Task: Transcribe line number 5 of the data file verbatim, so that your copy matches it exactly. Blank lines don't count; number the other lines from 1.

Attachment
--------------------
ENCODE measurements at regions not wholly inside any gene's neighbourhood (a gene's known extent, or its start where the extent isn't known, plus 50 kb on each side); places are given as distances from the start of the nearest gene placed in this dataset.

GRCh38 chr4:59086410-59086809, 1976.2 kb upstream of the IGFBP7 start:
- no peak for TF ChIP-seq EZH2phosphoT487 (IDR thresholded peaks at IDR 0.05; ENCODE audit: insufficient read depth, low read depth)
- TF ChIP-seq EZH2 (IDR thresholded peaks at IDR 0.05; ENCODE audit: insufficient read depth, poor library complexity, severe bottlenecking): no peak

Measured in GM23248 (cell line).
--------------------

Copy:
Measured in GM23248 (cell line).